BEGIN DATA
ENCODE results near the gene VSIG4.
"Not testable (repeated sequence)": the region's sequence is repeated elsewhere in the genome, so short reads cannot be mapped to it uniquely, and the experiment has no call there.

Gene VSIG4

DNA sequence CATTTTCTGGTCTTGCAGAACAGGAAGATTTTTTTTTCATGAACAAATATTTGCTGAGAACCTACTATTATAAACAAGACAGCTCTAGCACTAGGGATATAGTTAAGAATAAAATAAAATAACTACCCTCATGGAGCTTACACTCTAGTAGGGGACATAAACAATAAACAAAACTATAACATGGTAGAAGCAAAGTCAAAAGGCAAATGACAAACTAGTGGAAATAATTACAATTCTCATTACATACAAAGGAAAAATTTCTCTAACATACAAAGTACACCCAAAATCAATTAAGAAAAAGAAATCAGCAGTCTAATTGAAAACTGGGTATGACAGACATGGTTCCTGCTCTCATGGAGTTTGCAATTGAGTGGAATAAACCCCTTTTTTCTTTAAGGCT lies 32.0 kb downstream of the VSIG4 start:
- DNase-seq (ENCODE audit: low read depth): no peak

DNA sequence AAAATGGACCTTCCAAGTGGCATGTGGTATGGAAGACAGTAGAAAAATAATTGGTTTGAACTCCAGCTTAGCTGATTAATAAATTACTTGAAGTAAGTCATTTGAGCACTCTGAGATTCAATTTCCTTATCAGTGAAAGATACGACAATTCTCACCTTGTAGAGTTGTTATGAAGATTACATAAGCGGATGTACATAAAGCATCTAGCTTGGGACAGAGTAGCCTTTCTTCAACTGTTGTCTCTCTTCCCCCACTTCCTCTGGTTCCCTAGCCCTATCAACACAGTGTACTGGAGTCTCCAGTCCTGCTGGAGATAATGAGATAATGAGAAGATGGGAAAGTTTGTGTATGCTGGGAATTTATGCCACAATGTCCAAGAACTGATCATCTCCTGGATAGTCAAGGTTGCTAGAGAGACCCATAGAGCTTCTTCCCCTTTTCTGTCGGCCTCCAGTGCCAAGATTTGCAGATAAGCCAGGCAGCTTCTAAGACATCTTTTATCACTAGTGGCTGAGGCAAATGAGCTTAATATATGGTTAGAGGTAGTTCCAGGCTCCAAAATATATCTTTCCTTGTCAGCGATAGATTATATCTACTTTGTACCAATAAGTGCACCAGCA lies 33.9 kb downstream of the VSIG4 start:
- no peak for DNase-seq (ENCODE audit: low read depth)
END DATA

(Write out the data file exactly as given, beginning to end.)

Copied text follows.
ENCODE results near the gene VSIG4.
"Not testable (repeated sequence)": the region's sequence is repeated elsewhere in the genome, so short reads cannot be mapped to it uniquely, and the experiment has no call there.

Gene VSIG4

DNA sequence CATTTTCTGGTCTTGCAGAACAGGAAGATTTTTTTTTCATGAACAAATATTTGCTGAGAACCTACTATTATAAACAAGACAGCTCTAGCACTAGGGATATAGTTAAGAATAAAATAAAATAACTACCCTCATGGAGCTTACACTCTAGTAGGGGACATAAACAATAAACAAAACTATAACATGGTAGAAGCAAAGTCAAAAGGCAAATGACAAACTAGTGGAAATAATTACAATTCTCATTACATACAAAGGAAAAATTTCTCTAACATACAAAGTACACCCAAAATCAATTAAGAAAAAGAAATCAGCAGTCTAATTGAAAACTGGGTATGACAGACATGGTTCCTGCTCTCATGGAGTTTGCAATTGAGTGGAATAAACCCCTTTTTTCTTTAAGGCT lies 32.0 kb downstream of the VSIG4 start:
- DNase-seq (ENCODE audit: low read depth): no peak

DNA sequence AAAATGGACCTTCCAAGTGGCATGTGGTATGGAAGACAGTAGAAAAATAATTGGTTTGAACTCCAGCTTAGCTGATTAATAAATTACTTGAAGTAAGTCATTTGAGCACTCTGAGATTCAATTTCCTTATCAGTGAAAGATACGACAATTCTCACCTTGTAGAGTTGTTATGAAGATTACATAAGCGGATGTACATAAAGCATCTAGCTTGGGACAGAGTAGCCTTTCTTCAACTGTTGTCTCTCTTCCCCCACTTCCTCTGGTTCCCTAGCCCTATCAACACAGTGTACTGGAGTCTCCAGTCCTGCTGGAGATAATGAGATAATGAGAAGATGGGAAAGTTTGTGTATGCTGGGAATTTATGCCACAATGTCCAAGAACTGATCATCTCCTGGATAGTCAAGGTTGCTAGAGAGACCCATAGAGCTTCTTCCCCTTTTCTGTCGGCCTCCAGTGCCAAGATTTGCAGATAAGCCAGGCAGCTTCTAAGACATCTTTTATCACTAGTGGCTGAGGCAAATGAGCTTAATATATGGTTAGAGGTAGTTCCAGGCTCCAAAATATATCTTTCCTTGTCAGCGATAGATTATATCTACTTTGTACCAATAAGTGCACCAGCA lies 33.9 kb downstream of the VSIG4 start:
- no peak for DNase-seq (ENCODE audit: low read depth)